Computer May Reveal Nature of Matter
The elementary nature of matter and origins of the universe may be unlocked by physicists using a new high-capability computer system unveiled Wednesday at the Fermi National Accelerator Laboratory.
The system developed at Fermilab will allow physicists to conduct experiments involving as many as 100 million independent events, said Thomas Nash, head of the Fermilab Advanced Computer Program.
Nash and associates unveiled the array Wednesday and said it will eventually involve 140 computer processors working in unison.
“This is the first real ‘I’ve-got-to-have-it’ piece of equipment for this sort of research,” Nash said. “It’s really an example of the business axiom, ‘If you need it and can’t buy it, invent it.’ ”
Leptons and Quarks
Physicists at Fermilab and elsewhere have been trying to isolate and study the primary building blocks of matter, elusive entities known as leptons and quarks. Characterizing these particles and how they work is expected to lead to a better understanding of the fundamental processes that gave birth to the universe.
At Fermilab, scientists observe these entities by sending protons, antiprotons and other subatomic particles racing in opposite directions around a giant accelerator ring four miles in circumference, then colliding them as they approach the speed of light. The subatomic particles shatter, revealing for an instant their primary components.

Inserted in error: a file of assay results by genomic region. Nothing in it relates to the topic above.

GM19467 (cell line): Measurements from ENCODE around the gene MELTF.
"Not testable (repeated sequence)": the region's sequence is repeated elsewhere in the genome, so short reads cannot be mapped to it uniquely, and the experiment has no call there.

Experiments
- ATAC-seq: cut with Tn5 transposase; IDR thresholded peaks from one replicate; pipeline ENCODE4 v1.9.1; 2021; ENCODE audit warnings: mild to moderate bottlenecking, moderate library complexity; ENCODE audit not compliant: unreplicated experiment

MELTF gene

These experiments, however, create huge amounts of data--information that cannot be economically computed using older computers and that takes physicists away from more important work, Nash said.
Many complicated experiments such as those done at Fermilab would be economically impossible using the older computers, which take the better part of a second to analyze a single event and would take years of computer time to finish a complicated high-energy physics experiment.
Scientists at Fermilab have at least three experiments running that would require more than a year of computing time on a high-powered Cyber 175. The new system, which costs $500,000, contrasted with $3.5 million for a Cyber 175, can run the same data in less than two months.
The new system, which is 40% complete with 53 processors running, is not one of the so-called super computers being used at other research institutions around the country, Nash said.
Although those also involve several processors working together, the Fermilab computer does not require sophisticated communication between processors, since all of the experimental events are independent.